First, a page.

We estimate 2,400 private schools operate in Abidjan, representing a $200 million market potential for financial institutions to extend credit and $153 million in cash transactions that could be captured.Download
More than half of Accra’s children attend private schools, including children in lower-income households. To learn more about these schools and their demand for finance, CapitalPlus Exchange conducted market research in partnership with the IDP Foundation, Inc. Researchers interviewed a random sample of 242 school proprietors in seven low-income districts, providing the basis for projecting characteristics and market potential for the entire private school sector in Accra.Download
Low cost private schools represent a growing SME segment that is vastly underbanked. These schools educate millions of low-income children, and offer an opportunity to improve the quality of education in Africa. CapPlus researchers interviewed 998 school proprietors in five African cities and concluded that financial institutions can support schools in growing, improving their financial management and the children’s learning outcomes – all as a profit-generating line of business.Download
To explore the market opportunity for financing private schools from a banker’s perspective, CapPlus interviewed managers at financial institutions in nine countries to learn their view on delivering profitable services that help schools build infrastructure, run operations, and improve education quality. The bottom line: schools are a larger opportunity than first-movers have captured. This paper explores the reasons why, and provides recommendations for pursuing this market segment.Download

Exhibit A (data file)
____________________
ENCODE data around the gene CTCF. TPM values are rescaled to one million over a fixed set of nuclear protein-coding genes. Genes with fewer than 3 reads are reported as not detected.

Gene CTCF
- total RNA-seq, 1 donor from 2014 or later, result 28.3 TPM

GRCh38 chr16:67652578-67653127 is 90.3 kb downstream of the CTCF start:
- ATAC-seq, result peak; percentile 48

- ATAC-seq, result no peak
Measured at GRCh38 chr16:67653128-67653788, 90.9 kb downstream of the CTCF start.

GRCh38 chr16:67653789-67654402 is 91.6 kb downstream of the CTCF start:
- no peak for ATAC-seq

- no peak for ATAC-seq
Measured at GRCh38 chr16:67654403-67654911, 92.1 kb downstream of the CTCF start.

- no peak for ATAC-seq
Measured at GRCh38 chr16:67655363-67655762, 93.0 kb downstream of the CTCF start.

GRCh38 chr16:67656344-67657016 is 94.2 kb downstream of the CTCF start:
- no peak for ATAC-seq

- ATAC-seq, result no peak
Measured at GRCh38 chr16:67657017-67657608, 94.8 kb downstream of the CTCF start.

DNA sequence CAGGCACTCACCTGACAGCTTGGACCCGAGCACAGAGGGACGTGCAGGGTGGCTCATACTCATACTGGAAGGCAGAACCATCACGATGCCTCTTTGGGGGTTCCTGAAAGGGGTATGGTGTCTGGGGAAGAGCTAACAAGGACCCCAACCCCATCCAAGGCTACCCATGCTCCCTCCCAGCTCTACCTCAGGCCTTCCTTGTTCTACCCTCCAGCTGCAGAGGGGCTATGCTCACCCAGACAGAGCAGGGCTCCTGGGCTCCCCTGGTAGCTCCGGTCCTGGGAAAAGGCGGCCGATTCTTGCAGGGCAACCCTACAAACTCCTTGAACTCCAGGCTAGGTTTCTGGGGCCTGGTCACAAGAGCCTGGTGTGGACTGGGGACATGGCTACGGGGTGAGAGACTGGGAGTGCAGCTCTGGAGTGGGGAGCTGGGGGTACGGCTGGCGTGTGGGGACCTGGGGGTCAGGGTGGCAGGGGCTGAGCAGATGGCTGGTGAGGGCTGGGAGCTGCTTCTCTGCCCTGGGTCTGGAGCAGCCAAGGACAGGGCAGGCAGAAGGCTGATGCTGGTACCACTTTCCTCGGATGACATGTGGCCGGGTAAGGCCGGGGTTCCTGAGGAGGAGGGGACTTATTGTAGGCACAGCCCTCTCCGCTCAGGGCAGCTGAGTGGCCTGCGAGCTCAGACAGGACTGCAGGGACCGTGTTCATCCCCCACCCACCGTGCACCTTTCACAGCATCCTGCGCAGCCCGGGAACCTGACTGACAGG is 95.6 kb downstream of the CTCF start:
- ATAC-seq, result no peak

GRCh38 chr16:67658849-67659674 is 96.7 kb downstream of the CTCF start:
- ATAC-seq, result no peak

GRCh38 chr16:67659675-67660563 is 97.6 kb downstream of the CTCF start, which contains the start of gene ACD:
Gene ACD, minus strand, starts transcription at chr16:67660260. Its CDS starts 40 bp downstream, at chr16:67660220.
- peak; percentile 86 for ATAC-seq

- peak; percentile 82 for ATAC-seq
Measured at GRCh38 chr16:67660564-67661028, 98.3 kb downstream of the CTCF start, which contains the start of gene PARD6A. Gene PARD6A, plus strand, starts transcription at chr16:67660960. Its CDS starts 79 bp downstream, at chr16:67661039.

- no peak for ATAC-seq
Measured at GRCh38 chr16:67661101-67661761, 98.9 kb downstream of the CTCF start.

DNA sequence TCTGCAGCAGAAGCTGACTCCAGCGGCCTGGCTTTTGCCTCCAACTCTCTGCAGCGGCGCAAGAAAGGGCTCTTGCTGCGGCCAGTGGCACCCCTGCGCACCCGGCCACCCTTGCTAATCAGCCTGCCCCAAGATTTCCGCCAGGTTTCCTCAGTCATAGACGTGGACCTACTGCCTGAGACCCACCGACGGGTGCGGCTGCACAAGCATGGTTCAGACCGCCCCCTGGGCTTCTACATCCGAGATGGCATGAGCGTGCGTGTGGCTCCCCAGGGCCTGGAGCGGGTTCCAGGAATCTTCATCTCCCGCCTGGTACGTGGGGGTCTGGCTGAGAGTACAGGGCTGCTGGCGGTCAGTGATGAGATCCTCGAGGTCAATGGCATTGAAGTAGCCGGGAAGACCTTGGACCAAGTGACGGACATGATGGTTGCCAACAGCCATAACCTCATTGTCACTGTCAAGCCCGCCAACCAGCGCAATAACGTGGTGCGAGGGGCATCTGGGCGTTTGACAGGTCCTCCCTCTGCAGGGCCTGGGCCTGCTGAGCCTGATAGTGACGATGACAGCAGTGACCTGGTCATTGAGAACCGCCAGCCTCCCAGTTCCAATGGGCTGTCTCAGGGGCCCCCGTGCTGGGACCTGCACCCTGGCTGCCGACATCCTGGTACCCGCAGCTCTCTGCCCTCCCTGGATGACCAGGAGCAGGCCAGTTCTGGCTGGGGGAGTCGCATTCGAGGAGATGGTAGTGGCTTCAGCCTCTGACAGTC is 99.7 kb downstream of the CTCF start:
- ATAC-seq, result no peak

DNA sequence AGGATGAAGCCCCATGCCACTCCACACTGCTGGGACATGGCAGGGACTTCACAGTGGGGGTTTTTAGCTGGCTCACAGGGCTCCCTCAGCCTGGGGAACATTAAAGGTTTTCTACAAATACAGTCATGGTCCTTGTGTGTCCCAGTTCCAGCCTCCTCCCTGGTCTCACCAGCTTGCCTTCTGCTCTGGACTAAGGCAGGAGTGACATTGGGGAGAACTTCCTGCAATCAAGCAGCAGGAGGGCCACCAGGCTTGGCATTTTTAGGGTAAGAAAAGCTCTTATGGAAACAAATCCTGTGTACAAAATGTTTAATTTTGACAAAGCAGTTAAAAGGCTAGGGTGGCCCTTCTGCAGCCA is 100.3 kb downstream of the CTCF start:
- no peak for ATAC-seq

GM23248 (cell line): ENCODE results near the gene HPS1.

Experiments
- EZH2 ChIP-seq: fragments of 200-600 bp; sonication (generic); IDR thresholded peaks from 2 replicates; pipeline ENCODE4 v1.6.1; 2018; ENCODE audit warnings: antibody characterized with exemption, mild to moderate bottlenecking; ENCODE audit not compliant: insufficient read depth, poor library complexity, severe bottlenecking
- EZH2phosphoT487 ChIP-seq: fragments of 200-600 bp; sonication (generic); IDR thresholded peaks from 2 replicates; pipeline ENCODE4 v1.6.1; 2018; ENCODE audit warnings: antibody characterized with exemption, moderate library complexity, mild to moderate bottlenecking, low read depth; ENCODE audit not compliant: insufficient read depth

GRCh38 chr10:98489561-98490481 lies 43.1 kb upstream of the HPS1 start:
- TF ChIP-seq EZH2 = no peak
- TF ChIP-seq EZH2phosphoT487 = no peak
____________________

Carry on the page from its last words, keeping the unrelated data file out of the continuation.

More than 80% of Kampala’s children are educated in low-cost private schools. This article summarizes CapPlus’ findings after interviewing 223 school proprietors as well as local education officials.Download
Urmi Sengupta (CapitalPlus Exchange).Download
Clifton Kellogg, Lynn Pikholz (CEO, CapitalPlus Exchange), Geetha Nagarajan (IRIS Center, University of Maryland), and Sameera Fazili (Yale Law School).Download
Peg Ross (Grameen Foundation), Lyndon Rego (Center for Creative Leadership), Anna Muoio and Chris Hosmer (Continuum), and Urmi Sengupta (CapitalPlus Exchange)Download